Summary: India’s high population density, patchwork healthcare infrastructure and air pollution problem heighten the probability that India could become the next global hotspot for coronavirus. If a health crisis does erupt, it may destabilize the country’s already weakened financial system, triggering even bigger capital outflows from Indian assets than we've seen year-to-date.
There’s been chatter in the medical community that India could become the next global hotspot for coronavirus. As of March 26, India has a little over 700 confirmed cases of COVID-19, up from 160 a week earlier. That is still a surprisingly low case count in a nation of 1.3 billion people. The actual number of cases is likely much higher if one accounts for the government’s stringent testing criteria.
In order to be eligible for testing in India, you must have traveled to a country with a COVID-19 outbreak, or come in contact with a confirmed case, or be a healthcare worker that has come in contact with a suspected case. For the most part, no one else is getting tested, even if they display symptoms.
This policy obviously fails to account for community transmission cases which, no doubt, have to be taking place already. Once testing is expanded to the general populace, the number of reported cases will surely skyrocket.
Three factors make India particularly vulnerable to a bad COVID-19 outbreak:
- Its high population density
- Its “rickety” healthcare infrastructure
- Its terrible air pollution problem
With that combination, the containment measures that have proven successful in other parts of Asia won’t easily work in India.
Consider, for starters, that India has 420 people living per square kilometer (about 0.4 of a square mile) compared to 148 people per square kilometer in China. Then consider that, in some Indian cities, tens of millions of people are crammed up in slums or low-income housing under close quarters with poor sanitation. In those communities, the social distancing measures being advocated elsewhere in the world cannot be realistically implemented.
The nation’s weak public health infrastructure poses another challenge to containing the virus. India’s health-care spending is among the lowest in the world — just 3.7% of GDP. For hundreds of millions of Indians, the option is either an overcrowded public hospital that cannot accommodate them or a private hospital they cannot afford.
Then, there’s the pollution issue. Evidence from previous coronavirus outbreaks show that those exposed to dirty air are more at risk of dying. Scientists who analyzed the SARS coronavirus outbreak in China in 2003 found that infected people who lived in areas with greater air pollution were twice as likely to die than those in less polluted places. Toxic air has risen to extreme levels in India. Air quality in Delhi is sometimes so hazardous that breathing that air for one day is considered to have the same health impact as smoking at least 25 cigarettes.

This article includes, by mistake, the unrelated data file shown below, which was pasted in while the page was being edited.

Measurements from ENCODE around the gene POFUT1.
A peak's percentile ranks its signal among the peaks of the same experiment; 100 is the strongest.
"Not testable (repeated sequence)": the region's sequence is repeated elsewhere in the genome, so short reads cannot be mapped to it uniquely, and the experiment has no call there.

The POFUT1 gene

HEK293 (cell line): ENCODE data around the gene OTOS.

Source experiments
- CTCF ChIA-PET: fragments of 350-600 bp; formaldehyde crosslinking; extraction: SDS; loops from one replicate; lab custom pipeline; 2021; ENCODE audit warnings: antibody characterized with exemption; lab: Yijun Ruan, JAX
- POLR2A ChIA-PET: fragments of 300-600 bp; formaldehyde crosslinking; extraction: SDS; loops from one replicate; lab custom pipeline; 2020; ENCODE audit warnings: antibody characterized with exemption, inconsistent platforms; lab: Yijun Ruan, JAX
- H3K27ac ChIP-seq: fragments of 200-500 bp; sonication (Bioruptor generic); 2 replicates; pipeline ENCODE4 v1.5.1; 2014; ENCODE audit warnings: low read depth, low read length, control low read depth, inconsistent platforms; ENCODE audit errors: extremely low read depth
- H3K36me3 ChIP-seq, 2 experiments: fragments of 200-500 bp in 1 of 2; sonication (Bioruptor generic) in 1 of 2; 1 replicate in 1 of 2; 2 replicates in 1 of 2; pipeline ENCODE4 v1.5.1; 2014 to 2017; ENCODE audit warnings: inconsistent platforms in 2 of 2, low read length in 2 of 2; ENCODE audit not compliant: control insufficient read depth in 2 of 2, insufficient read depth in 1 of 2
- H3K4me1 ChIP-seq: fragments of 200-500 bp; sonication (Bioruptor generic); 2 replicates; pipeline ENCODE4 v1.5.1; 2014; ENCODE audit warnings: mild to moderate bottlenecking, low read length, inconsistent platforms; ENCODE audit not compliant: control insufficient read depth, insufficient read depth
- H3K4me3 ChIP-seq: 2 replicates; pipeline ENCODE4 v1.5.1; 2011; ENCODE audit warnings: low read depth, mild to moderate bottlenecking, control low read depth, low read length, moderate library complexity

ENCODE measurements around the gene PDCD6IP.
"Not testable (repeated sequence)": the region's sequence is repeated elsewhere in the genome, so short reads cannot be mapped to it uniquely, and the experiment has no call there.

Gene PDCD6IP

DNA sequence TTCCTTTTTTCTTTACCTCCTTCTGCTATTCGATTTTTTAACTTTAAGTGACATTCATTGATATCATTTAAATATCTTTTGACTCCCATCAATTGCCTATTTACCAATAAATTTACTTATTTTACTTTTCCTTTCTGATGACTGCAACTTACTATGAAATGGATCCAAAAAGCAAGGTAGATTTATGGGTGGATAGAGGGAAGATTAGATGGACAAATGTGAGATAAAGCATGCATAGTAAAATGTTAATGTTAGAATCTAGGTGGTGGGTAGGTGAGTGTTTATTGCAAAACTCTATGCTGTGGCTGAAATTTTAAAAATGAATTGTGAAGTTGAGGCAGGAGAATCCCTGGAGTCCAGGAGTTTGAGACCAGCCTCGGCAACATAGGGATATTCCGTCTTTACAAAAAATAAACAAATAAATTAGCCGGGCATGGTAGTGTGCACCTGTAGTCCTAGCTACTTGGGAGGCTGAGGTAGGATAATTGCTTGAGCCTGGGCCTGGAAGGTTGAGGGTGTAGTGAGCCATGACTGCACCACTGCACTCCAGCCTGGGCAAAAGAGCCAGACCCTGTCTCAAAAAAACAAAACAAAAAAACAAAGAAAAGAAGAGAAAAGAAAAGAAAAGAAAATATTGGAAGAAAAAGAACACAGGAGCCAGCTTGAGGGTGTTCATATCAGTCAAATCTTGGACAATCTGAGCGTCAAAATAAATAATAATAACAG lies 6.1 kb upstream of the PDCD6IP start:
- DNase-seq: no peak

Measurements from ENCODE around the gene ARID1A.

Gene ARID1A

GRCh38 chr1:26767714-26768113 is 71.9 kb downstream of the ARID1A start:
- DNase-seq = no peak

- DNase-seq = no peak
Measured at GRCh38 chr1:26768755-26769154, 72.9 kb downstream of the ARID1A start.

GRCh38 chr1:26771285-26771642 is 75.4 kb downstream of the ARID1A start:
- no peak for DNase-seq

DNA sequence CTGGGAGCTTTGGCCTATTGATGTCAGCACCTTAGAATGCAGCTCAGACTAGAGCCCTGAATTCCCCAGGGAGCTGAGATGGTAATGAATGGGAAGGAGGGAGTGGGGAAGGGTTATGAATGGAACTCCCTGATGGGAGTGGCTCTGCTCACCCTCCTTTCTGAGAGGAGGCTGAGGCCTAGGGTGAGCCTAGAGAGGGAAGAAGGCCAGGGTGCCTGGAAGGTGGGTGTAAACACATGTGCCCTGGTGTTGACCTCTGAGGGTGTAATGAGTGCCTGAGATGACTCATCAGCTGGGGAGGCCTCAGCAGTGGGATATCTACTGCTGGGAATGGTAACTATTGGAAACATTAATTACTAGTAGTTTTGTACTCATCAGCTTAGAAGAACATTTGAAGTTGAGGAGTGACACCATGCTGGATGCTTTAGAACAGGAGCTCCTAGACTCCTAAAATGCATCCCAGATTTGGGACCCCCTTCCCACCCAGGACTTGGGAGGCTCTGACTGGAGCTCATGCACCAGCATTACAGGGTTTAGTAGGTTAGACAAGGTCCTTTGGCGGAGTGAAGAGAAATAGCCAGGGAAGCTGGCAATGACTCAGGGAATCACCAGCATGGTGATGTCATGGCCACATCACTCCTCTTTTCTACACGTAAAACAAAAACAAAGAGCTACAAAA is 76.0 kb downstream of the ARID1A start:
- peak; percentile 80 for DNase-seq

On top of all this, India has other systemic risks to worry about. For some time now, the country has been grappling with a shadow banking crisis that is now spreading to conventional banks at the risk of destabilizing the broader financial system.
Over the past six months, the Reserve Bank of India (RBI) has had to bail out no fewer than three institutions deemed too-big-to-fail. The most recent was this month’s dramatic rescue of Yes Bank Ltd (YESB.NS), India’s fourth-largest private lender. Yes Bank’s revelation that 20% of its loan book has turned bad and that its deposits have shrunk by 34% in 5.5 months indicates how bad things are. The RBI’s latest interference was driven by fears that the deposit flight, if not halted, could spark a contagion that would spread to other banks, putting India’s already fragile financial stability at risk.
Yes Bank’s vulnerability is certainly no outlier. India has one of the worst bad-loan ratios among the world’s top ten economies — even worse than Italy’s — and there are many other weak banks with deteriorating balance sheets. At least two credit rating agencies have warned that Indian banks’ non-performing loans and provisions will spike in coming months. The timing is quite bad, what with India’s economy expanding at the slowest pace in 11 years and coronavirus kicking at the door.
To curb the virus’s spread, Prime Minister Narendra Modi decided to imposed a 21-day shutdown of the country that started on March 25. During that time, only essential services will remain open and the country’s 1.3 billion residents are expected to stay home. The government is also setting aside $2 billion to bolster India’s medical infrastructure and care for those infected with the coronavirus.
Whether these measures will be adequate to prevent the country’s fragile health system from buckling under a surge of critically ill patients remains to be seen. Given the size of India’s informal cash-driven economy, three weeks of forced-containment at home may be difficult for people to adhere to if they have to worry about making money to feed their families.
The Reserve Bank of India expected GDP growth to rise to 6% in this fiscal year (which ends for them in April 2021). A shutdown of activity in the second quarter will certainly change that, and could inflict a heavy economic blow to the country that’s barely started to recover from its banking crisis.